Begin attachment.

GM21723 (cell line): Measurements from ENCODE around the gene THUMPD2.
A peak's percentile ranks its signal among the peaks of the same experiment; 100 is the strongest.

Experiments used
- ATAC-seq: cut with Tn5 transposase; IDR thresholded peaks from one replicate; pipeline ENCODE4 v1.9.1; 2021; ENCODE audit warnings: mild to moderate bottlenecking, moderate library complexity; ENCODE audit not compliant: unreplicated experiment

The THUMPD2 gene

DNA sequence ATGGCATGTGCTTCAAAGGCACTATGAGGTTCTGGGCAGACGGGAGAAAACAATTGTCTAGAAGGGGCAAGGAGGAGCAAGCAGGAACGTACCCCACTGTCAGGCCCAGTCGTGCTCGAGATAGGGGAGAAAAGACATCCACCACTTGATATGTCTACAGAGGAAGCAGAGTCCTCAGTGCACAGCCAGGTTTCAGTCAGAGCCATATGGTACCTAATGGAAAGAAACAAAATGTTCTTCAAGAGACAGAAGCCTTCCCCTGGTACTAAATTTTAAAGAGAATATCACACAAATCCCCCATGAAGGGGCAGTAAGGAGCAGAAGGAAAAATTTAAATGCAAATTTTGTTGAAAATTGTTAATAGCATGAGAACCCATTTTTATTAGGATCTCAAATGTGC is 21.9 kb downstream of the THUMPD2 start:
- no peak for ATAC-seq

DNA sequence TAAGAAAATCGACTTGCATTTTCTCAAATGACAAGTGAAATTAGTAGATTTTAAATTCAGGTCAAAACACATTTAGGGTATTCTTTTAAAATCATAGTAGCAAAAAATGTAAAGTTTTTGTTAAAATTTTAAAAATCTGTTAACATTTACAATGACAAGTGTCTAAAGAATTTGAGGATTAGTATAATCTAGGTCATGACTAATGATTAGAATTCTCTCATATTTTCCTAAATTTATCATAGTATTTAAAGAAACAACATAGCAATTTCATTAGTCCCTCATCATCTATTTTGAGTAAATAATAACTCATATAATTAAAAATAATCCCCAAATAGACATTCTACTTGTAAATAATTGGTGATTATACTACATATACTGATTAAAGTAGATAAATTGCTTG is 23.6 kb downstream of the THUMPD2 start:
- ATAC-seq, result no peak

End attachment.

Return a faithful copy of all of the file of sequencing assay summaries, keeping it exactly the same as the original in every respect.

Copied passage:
GM21723 (cell line): Measurements from ENCODE around the gene THUMPD2.
A peak's percentile ranks its signal among the peaks of the same experiment; 100 is the strongest.

Experiments used
- ATAC-seq: cut with Tn5 transposase; IDR thresholded peaks from one replicate; pipeline ENCODE4 v1.9.1; 2021; ENCODE audit warnings: mild to moderate bottlenecking, moderate library complexity; ENCODE audit not compliant: unreplicated experiment

The THUMPD2 gene

DNA sequence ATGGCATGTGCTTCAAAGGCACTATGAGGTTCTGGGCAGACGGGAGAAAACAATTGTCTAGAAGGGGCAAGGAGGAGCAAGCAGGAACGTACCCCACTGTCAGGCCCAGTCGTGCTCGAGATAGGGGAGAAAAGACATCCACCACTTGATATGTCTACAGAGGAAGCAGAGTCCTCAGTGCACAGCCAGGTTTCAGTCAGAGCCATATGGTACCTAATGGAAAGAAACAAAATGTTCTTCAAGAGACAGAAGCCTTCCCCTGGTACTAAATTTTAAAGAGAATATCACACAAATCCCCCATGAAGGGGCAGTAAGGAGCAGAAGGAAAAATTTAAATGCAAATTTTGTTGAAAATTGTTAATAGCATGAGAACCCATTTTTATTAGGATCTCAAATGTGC is 21.9 kb downstream of the THUMPD2 start:
- no peak for ATAC-seq

DNA sequence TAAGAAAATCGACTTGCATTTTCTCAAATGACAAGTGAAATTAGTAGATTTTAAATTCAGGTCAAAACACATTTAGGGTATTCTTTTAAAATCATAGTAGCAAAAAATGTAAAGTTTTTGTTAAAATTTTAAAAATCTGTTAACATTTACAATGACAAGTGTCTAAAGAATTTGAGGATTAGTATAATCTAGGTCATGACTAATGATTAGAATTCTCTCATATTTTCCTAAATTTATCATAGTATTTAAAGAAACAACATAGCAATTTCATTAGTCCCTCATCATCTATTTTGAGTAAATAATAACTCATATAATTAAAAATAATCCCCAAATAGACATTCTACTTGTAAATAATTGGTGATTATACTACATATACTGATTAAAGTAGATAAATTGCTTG is 23.6 kb downstream of the THUMPD2 start:
- ATAC-seq, result no peak